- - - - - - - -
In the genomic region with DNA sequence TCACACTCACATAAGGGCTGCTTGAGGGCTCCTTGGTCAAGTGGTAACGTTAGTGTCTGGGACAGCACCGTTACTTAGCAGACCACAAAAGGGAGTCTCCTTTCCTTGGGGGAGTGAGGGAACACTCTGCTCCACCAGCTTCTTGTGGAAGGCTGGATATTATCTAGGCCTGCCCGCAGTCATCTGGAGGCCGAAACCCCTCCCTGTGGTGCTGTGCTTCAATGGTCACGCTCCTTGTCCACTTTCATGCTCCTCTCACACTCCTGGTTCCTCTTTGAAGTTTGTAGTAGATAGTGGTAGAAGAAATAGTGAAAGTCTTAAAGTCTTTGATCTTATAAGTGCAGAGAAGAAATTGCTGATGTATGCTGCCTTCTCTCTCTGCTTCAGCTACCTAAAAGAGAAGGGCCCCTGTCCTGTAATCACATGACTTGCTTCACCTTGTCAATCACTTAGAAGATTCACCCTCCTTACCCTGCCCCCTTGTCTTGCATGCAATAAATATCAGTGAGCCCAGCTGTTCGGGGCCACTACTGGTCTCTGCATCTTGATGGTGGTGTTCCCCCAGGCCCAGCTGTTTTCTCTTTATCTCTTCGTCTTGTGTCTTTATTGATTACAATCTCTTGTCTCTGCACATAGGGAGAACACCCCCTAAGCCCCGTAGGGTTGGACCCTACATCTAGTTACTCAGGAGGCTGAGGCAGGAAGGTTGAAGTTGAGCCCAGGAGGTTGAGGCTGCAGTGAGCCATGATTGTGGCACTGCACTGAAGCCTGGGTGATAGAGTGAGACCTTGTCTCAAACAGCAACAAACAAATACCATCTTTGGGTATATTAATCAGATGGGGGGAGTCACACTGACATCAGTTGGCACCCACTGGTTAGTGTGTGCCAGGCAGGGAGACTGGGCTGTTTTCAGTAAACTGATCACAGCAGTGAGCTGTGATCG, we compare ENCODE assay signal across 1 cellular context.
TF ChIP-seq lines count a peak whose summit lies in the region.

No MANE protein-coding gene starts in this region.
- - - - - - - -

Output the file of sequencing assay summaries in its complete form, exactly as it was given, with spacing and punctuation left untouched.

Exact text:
In the genomic region with DNA sequence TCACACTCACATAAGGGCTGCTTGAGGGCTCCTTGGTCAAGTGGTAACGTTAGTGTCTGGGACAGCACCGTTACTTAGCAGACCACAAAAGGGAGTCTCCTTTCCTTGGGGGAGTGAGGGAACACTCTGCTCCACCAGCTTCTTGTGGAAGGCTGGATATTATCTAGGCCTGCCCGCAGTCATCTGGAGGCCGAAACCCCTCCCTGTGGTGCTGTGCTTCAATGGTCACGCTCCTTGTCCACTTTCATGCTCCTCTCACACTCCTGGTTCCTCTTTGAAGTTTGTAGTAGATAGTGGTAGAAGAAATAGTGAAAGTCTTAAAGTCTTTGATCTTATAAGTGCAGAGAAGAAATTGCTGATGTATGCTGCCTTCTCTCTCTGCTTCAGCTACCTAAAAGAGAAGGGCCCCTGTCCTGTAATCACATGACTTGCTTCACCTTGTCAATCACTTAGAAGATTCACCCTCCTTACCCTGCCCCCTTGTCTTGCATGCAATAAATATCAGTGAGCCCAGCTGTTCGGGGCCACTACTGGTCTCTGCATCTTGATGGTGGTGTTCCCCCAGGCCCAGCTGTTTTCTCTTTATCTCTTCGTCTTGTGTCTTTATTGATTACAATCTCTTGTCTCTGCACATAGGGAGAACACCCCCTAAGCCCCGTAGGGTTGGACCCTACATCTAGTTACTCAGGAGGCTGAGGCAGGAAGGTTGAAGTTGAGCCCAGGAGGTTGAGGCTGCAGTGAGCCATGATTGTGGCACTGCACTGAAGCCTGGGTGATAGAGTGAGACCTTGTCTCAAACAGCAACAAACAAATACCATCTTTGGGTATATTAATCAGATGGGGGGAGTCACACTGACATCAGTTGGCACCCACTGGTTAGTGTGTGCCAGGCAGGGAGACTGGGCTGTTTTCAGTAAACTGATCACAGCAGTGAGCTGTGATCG, we compare ENCODE assay signal across 1 cellular context.
TF ChIP-seq lines count a peak whose summit lies in the region.

No MANE protein-coding gene starts in this region.